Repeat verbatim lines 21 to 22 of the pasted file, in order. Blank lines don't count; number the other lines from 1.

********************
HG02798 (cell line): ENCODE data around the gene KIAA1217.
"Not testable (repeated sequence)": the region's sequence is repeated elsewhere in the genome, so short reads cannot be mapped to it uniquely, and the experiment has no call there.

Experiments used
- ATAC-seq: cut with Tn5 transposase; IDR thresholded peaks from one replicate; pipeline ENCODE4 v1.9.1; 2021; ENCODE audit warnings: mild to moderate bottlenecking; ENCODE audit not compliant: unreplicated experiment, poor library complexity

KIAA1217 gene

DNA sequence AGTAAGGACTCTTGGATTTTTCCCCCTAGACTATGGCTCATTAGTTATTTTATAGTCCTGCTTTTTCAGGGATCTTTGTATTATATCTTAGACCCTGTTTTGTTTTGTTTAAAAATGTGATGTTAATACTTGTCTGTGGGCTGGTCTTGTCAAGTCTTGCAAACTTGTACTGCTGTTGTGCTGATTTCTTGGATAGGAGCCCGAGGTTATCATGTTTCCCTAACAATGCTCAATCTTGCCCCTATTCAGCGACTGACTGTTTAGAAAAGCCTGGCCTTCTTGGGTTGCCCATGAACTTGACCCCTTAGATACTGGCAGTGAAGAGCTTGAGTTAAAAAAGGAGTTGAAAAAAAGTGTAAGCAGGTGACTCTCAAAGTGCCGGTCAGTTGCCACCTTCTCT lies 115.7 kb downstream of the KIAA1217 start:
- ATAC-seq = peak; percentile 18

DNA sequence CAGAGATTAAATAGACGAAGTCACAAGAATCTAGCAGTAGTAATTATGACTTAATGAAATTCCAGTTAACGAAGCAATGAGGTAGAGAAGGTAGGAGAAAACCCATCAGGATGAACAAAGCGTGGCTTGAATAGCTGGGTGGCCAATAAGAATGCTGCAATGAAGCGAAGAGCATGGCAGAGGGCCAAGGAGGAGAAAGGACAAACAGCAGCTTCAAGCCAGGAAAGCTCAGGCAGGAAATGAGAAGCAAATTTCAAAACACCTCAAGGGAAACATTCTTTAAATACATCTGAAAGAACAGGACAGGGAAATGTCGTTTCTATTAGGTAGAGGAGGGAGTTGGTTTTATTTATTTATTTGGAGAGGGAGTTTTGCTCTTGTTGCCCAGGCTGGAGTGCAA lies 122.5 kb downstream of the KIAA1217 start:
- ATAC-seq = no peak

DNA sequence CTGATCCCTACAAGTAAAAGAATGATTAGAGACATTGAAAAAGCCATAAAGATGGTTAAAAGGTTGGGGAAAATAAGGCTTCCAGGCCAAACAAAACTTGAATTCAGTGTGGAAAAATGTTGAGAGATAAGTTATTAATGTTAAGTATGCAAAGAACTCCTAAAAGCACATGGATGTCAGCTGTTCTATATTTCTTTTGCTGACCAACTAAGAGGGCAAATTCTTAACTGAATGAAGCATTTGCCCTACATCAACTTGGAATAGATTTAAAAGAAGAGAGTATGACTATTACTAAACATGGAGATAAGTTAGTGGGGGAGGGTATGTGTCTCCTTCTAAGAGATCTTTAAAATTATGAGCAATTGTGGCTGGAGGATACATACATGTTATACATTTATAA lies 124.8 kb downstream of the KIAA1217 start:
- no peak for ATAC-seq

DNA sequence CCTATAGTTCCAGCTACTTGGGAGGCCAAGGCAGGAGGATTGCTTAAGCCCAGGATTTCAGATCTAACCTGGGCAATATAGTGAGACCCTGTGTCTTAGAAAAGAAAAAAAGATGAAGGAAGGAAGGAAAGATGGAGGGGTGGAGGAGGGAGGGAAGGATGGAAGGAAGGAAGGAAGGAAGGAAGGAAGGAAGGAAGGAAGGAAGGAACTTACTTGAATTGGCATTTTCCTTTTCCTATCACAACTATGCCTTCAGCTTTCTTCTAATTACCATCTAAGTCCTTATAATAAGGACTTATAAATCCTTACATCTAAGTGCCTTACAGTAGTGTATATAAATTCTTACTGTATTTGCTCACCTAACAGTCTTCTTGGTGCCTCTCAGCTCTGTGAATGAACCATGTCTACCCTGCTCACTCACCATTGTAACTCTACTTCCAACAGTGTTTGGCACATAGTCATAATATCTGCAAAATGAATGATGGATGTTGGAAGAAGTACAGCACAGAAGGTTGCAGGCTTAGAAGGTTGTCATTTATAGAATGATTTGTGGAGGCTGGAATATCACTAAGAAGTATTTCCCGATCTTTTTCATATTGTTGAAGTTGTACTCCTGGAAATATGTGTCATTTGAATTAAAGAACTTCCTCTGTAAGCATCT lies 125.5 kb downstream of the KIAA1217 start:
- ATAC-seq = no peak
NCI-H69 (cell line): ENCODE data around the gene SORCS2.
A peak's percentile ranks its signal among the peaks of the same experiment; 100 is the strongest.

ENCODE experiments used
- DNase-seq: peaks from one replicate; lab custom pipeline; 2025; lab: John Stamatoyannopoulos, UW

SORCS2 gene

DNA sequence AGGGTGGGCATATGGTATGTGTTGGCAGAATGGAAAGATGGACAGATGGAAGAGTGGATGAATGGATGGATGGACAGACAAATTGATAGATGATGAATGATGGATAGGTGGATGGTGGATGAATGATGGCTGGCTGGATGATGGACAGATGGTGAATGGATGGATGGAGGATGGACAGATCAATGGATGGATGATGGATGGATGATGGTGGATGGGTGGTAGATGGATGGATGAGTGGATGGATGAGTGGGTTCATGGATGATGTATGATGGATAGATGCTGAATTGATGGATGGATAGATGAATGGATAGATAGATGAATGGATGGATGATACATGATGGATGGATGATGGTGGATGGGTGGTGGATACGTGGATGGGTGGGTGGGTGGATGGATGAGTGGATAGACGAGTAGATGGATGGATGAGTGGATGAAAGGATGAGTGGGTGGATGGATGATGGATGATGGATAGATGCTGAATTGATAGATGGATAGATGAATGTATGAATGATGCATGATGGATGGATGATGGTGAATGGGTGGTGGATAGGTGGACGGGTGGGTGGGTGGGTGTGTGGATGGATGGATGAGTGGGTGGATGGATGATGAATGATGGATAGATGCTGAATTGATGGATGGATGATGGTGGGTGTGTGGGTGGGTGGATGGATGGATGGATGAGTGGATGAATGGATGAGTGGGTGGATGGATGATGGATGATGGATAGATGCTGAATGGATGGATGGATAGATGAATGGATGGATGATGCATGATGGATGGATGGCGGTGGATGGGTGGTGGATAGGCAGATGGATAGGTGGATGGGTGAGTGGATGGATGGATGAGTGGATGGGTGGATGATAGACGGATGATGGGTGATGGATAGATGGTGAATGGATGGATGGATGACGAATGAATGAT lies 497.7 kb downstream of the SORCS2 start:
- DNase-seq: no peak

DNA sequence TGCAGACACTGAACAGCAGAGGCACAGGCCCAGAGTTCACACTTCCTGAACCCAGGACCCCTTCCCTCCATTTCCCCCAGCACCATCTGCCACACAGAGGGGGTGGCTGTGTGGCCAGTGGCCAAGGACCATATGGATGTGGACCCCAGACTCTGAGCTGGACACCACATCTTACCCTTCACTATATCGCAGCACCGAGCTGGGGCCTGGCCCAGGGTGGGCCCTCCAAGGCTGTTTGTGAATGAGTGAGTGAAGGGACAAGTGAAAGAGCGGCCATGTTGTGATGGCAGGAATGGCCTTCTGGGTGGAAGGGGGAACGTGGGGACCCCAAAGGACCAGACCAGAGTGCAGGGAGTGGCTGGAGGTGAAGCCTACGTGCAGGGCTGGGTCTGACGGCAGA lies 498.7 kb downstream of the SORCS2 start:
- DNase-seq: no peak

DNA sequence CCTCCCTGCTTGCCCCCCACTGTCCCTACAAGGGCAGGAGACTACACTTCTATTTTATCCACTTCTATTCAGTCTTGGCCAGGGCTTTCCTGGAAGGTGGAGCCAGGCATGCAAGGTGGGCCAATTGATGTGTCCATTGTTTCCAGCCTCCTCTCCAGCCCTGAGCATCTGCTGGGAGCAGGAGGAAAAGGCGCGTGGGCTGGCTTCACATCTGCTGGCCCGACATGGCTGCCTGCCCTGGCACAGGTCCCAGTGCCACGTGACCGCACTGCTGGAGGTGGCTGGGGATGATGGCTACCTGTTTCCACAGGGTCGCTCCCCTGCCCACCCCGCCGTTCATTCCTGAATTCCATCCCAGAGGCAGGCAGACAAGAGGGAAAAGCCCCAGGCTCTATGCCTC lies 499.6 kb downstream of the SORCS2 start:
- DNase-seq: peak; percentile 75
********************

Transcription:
DNA sequence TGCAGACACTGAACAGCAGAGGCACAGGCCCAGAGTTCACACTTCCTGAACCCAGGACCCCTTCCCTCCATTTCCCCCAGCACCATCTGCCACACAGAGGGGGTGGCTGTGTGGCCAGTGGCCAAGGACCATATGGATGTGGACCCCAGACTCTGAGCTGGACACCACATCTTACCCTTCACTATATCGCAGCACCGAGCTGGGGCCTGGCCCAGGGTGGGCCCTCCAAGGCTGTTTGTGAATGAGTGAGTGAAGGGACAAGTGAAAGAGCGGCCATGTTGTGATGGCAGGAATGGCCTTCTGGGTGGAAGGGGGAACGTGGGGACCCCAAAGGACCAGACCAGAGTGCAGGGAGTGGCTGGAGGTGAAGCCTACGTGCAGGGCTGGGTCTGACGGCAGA lies 498.7 kb downstream of the SORCS2 start:
- DNase-seq: no peak